Directed by Joe Wright, starring Robert Downey Jr. and Jamie Foxx
The Soloist, a predictable and preachy drama by Atonement director Joe Wright, flattens under the many weighty issues it attempts to address, including schizophrenia, homelessness and racism.
Also about the redemptive power of both daily newspaper journalism and music, the film begins amid the infernal rattle of printing presses and ends with the soaring strains of a Beethoven symphony. In between is the story of Los Angeles Times columnist Steve Lopez (Robert Downey Jr.) and homeless violinist Nathaniel Ayers (Jamie Foxx), whom Lopez decides to feature in a series of columns after discovering him playing sweetly on a two-stringed violin in a public square.
The two form a rough friendship based on mutual desperation: Lopez, a tired, has-been reporter needs compelling material for his columns; Ayers, a former cello wunderkind whose delusional episodes drove him out of Juilliard and onto the streets, craves the opportunity to make music as he used to.
Foxx and Downey Jr. work mightily to make this movie count, but alas, they are undermined by a director carried away with his sentimental message. Add this movie to the pile that feature a white protagonist being rescued from damnation by a “magical black man,” to use a term favoured by film critics.
The characters are overdone. Lopez is not just a beat reporter: he is a hard-boiled, cigarette-smoking, fedora-wearing beat reporter who drives a beat-up Saab. He also keeps spilling urine on himself (three times!) in a series of comic asides intended to heighten his aura of calamity. Ayers, meanwhile, is not just a homeless schizophrenic guy in a shabby outfit. He’s an over-the-top homeless schizophrenic guy who appears first in reflective jacket, yellow visor and purple lei, then a sparkly Uncle Sam hat and white face-paint, later a Barney the Dinosaur outfit, then a balaclava and finally a beekeeper’s veil.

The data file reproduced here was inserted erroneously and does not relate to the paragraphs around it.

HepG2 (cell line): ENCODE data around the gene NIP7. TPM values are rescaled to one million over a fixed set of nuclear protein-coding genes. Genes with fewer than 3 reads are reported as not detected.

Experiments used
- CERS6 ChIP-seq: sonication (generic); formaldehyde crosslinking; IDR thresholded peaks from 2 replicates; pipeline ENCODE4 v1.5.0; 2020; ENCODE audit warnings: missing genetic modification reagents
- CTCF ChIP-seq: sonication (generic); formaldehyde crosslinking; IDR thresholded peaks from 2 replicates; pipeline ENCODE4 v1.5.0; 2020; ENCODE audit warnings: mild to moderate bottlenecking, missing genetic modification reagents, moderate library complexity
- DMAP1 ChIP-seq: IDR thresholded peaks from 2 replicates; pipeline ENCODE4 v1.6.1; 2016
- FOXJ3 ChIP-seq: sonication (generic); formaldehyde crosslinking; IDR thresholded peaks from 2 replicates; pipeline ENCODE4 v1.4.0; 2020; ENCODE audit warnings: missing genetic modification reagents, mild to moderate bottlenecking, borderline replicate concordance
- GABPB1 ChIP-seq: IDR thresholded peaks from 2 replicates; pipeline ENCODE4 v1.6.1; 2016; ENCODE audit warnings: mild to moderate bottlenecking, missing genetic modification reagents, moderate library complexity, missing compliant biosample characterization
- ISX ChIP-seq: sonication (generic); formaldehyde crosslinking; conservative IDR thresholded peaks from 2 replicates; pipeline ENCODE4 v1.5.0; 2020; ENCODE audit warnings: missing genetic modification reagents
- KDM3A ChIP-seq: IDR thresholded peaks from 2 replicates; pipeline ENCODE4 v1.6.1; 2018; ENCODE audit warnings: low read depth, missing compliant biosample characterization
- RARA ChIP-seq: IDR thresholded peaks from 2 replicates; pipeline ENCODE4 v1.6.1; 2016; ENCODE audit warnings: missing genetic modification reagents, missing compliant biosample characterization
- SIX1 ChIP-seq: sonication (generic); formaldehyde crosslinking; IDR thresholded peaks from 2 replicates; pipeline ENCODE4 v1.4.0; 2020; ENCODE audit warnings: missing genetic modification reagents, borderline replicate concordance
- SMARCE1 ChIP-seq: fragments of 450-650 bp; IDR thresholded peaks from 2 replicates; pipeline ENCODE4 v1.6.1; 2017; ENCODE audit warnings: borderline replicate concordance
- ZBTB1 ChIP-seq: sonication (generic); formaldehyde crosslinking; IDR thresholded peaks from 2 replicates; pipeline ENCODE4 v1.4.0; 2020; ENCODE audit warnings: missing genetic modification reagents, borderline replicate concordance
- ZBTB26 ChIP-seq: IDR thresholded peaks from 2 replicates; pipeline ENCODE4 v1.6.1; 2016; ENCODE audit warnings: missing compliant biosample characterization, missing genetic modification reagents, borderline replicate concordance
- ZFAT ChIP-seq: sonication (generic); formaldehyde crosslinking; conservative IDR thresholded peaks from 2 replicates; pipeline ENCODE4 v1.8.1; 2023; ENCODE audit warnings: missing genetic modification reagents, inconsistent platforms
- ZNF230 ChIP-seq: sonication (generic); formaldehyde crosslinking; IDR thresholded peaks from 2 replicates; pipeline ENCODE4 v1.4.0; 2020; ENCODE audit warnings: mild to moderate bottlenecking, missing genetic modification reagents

While ambitious in its attempt to expose the underbelly of Los Angeles homeless life, the film is too busy pushing its self-serious message to allow the characters to breathe and come alive. Many emotional outbursts and impassioned exchanges haven’t been earned, and many scenes depicting extreme poverty do not resonate. A few shallow, extraneous characters come and go, most notably a creepy Christian fanatic and cello teacher whose only purpose appears to be to provoke Ayers into a rage so that Lopez can calm him.
The Soloist redeems itself here and there with moments of some beauty. When Wright sends his camera flying high over the muddle of freeways outside Los Angeles, for example, and sets the scene to the monotonous chatter of the newsroom or to an ethereal symphony, the feeling is raw and real. But these moments are rare, and no match for the ponderous clichés that hobble the film.
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